How Narendra Modi got foreign junkets in check and video chats going long before Sonia Gandhi’s advice

In February 2015, Prime Minister Narendra Modi had taken the proverbial horse to the water and also made it drink. He issued a directive to all ministries to start using video conferencing technology whenever possible, and avoid unnecessary travel time and costs.

Five years later on 30 March, the prime minister held a video conference with India’s 130 diplomatic missions across the world on COVID-19. He also hosted a meeting of the South Asian Association for Regional Cooperation (SAARC) heads on a video link.

 How Narendra Modi got foreign junkets in check and video chats going long before Sonia Gandhi’s advice

File image of Narendra Modi. ANI

Technology over avoidable travel has by now become a norm rather than an exception for the Central government ministers and officials. The prime minister himself has travelled extensively, but it has to do with India's aggressive diplomatic push globally. Besides, the prime minister has often hopped across three countries in two continents for work on a single day even in his late sixties, using flying hours to catch forty winks on the plane.

So, when Congress president Sonia Gandhi wrote to him recently suggesting all foreign travel of the president, prime minister, Union ministers, chief ministers, state ministers and bureaucrats must be suspended in view of the coronavirus outbreak unless in for exigencies in the national interest, she was demanding to whip into motion an already galloping horse.

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The number of foreign visits by ministries and departments under the Government of India has dipped from 2,283 in 2017 to 1,936 in 2018, and to 1,806 in 2019.

Topmost bureaucrats are travelling less. For example, from 2017 to 2019, visits abroad by director-level officials have reduced from 477 to 355 and by joint secretary-level officials from 478 to 391.

Insiders say this could be achieved because of the prime minister’s vision to cut down on the culture of using these foreign visits as personal tours, as was the norm. The prime minister has underlined the use of technology as far as possible for meetings via teleconference and video conference. Modi approves of travel abroad only when absolutely necessary.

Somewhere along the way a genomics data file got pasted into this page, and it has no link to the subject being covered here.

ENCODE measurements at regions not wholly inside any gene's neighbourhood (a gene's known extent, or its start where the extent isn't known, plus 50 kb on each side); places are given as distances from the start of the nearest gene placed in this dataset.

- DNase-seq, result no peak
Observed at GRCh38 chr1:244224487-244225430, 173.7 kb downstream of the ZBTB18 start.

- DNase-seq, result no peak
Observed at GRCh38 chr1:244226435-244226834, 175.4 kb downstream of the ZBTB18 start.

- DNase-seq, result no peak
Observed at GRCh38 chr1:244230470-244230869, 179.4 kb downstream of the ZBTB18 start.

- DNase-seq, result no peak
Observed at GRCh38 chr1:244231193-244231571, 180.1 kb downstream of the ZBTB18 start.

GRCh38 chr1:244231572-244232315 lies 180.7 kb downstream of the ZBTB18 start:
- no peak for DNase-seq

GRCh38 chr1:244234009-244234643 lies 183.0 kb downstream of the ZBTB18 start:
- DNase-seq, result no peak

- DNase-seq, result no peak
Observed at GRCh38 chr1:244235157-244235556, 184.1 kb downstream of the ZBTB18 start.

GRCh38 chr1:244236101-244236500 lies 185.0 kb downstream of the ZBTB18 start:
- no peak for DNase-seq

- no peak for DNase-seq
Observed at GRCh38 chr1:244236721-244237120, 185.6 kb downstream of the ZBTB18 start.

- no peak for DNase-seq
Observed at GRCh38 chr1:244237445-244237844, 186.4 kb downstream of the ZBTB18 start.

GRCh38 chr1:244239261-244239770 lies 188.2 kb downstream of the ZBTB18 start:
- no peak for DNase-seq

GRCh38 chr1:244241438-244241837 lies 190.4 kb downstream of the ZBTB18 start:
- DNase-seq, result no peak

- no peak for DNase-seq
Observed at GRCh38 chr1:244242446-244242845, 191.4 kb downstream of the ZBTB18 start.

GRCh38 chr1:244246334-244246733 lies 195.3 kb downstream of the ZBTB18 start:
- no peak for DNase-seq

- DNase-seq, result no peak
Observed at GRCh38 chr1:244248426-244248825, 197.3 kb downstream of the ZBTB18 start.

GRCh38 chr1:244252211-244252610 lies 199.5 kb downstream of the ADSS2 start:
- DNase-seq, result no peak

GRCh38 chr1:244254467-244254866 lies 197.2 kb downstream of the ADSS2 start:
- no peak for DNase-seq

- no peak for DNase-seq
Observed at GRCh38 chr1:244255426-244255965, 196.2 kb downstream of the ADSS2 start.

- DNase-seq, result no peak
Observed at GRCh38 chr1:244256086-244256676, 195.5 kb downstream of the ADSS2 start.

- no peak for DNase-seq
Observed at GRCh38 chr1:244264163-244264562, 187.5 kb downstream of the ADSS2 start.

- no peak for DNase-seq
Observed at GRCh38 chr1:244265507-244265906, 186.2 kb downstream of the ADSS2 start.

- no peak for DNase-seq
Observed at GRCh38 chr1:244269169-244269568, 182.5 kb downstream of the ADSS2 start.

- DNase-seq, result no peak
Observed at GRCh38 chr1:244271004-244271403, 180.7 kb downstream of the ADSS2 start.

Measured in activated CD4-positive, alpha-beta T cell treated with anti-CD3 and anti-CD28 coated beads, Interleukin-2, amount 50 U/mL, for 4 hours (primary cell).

The Ministry of Finance had issued detailed guidelines in 2016 for processing foreign visits. It involves approvals through the Screening Committee of Secretaries, uploading data on foreign visits on the Foreign Visit Management System (FVMS), preparation of a Quarterly Rolling Plan (QRP) to optimise the outcome of foreign visits and restricts going on more than four official visits abroad in a year.

Interestingly, while the Opposition, especially the Congress, has harped on Modi’s packed diplomatic calendar, his predecessor Manmohan Singh was reportedly not much behind either in the number of trips or spending. While Singh made 38 foreign trips during his second term (2009-14), spending roughly Rs 1,346 crore, Modi in his first term till 2018 end made 48 visits costing about Rs 2,021 crore.

Right after coming to power in 2014, Modi ended another long legacy of junketeering, that by journalists who freeloaded on the prime minister’s foreign trips and wasted crores of taxpayers’ money. While this made him a little more unpopular with the media which enjoyed patronage from the old Establishment, the prime minister was clear in his reasoning.

He reportedly opposed it on three counts. First, in the new age of technology, journalists could easily access information remotely and didn’t need to travel with the prime minister for that. Second, the same journalists from the same big outlets were going again and again. In small newspapers, the proprietors grabbed the junkets. Third, selecting 30-32 journalists for prime minister’s foreign trips was unfair for hundreds of others.

That aside, Modi’s trips are not junkets; these are maniacally packed with work, meetings, deals, and brand-building for India. The rigour and impact of his high-octane diplomacy are visible in the results. An example is how the world, including Muslim nations, sided with India through its most drastic punitive steps against Pakistan – whether it was the surgical strike after the terror attack on the Uri base or the reprisal airstrikes at Balakot after the Pulwama attack.

Nations stood by India after it scrapped special status for Kashmir or dug its heels against China at Doklam. Diplomatic trips paid off in shoring up FDI as well, with a record $64.37 billion in 2018-19.

India has been able to regain or maintain its influence in its immediate neighbourhood of Maldives, Sri Lanka, Bangladesh, Nepal, Myanmar and Bhutan, meet China’s aggression by making friends around the Indian Ocean.

All this would not have been possible without physically meeting the leaders and simultaneously firing up government-to-government communication lines through technology. In this context, bang for the buck would be an undiplomatic but apt expression.

Updated Date: Apr 09, 2020 08:52:48 IST



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